Friday Black by Nana Adjei-Brenyah
Acclaimed author Nana Adjei-Brenyah releases his first collection, Friday Black, featuring a number of speculative and satirical works of short fiction that look at the absurdity of racism in the US. In one story, a VR theme park hires minority actors to act as terrorists. In another, self-esteem is only obtainable via injection in a post-apocalyptic school district, while in the collection’s title story, a salesman learns to translate the peculiar dialect of zombie-like Black Friday shoppers. Publishers Weekly gave the book a starred review, and says that “Adjei-Brenyah has put readers on notice: his remarkable range, ingenious premises, and unflagging, momentous voice make this a first-rate collection.”
The Tiger Flu by Larissa Lai
In the distant, cyberpunk future of Larissa Lai’s new novel The Tiger Flu, a resident of the patriarchal and corporate Salt Water City arrives in a nearby community, infected with a new flu strain that kills Kirilow’s lover Peristrophe. Peristrophe was an engineered woman who could regenerate her limbs and organs, something she did to help her cloned sisters who were experiencing organ failure. Kirilow has to set out into a hostile world to find someone who can take Peristrophe’s place in their community. But evading groups that want to experiment on them, and convincing someone to leave their family proves to be more difficult than anticipated.
Astounding: John W. Campbell, Isaac Asimov, Robert A. Heinlein, L. Ron Hubbard, and the Golden Age of Science Fiction by Alec Nevala-Lee
In its heyday, Astounding Science Fiction and its editor John W. Campbell Jr. were the center of the science fiction universe, defining the genre’s biggest tropes, and were instrumental in boosting the careers of authors like Isaac Asimov and Robert Heinlein. A new book looks at Campbell and authors Asimov, Heinlein, and L. Ron Hubbard for how they helped create the modern genre. Publishers Weekly gave the book a starred review, calling it a “major work of popular culture scholarship that science fiction fans will devour.”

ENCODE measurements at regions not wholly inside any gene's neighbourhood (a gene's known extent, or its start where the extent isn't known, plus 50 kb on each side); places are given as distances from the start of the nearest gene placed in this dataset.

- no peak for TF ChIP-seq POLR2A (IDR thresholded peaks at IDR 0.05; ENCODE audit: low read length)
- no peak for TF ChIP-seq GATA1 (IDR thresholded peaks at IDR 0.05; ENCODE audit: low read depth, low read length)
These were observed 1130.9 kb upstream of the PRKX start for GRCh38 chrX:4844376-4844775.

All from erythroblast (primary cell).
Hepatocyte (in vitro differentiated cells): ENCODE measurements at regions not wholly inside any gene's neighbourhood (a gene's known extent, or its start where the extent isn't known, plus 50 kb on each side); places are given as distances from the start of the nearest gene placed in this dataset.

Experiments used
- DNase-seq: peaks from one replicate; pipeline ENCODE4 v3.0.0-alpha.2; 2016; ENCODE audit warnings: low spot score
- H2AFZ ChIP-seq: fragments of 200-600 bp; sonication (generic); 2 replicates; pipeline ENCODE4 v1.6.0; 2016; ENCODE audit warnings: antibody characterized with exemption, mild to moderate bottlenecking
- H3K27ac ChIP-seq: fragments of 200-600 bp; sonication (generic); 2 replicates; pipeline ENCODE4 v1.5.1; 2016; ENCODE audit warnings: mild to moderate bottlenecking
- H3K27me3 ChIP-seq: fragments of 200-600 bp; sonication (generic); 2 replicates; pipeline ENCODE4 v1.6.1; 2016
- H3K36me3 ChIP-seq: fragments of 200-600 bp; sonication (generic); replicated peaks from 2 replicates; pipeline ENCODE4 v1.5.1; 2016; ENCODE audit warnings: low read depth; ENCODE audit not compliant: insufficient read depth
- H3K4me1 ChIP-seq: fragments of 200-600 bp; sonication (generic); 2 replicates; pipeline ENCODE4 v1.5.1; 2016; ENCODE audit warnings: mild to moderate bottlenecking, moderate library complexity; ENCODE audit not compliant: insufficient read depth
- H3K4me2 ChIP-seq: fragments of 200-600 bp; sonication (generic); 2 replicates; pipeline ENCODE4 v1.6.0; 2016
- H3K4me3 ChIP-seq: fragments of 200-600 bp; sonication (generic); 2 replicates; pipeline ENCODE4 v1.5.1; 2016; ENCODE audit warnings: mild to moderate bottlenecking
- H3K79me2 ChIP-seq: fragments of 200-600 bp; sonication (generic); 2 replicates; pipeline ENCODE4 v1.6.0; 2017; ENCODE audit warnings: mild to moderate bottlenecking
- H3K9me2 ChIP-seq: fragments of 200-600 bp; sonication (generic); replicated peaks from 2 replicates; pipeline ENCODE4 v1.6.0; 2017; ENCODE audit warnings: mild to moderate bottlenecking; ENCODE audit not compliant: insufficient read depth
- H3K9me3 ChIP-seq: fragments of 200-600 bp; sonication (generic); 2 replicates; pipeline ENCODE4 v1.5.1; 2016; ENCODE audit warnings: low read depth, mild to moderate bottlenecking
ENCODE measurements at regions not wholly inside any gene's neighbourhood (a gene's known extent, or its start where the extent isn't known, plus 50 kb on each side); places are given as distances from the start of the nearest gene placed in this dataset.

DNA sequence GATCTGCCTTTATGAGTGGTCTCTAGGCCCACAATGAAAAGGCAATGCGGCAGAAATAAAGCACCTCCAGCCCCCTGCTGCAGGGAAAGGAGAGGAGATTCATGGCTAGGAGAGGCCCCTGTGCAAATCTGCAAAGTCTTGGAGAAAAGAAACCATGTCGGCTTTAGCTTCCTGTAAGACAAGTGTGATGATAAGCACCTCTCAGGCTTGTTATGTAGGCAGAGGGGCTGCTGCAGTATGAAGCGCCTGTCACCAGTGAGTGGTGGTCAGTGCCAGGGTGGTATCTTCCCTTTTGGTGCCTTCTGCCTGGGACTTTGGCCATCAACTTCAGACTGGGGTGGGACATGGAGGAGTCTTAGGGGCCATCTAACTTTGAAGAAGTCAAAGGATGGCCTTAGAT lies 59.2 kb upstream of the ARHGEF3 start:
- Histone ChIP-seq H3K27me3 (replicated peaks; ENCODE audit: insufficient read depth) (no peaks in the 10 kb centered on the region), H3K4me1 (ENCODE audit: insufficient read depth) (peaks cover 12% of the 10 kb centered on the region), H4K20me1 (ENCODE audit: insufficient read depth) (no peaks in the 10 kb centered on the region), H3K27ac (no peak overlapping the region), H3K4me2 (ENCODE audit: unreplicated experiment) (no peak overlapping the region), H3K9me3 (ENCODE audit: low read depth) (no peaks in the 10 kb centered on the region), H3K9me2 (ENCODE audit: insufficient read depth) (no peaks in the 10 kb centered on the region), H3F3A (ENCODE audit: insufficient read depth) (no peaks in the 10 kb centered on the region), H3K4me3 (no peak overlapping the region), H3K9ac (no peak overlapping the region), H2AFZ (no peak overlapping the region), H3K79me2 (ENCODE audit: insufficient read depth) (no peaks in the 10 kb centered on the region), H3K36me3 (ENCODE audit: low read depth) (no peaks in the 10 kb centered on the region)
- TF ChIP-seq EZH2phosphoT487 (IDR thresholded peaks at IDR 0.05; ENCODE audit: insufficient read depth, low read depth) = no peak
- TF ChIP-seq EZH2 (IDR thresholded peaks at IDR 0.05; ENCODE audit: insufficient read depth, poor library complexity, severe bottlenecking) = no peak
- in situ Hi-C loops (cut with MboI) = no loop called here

Thin Air by Richard K. Morgan
Richard K. Morgan is having a good year. An adaptation of his novel Altered Carbon premiered on Netflix earlier this year, and he has a new hard science fiction novel out called Thin Air. The novel is set on Mars where corporations clash with independence movements fighting against interests on Earth trying to extract as much profit from the planet as it can. In the midst of this is Hakan Veil, a cybernetically enhanced former soldier who just wants to get home to Earth. There’s a catch: he has to work as a bodyguard for an investigator from an organization called Earth Oversight. The investigator, Madison Madekwe, is on the trail of a missing lottery winner, and the two find themselves in more trouble than they bargained.
Red Moon by Kim Stanley Robinson
Kim Stanley Robinson is known for books like his Mars trilogy, New York 2140, and Aurora, all of which take a deeply researched world and rich characters to tell a phenomenal story about the future. In his latest, Robinson takes a look at the Moon 30 years from now. American astronaut Fred Fredericks travels to a Chinese station to deliver some vital communications equipment, only to be accused of murdering the station’s chief administrator. The incident kicks off a major power struggle on the lunar surface and back home on Earth.
Read an excerpt here.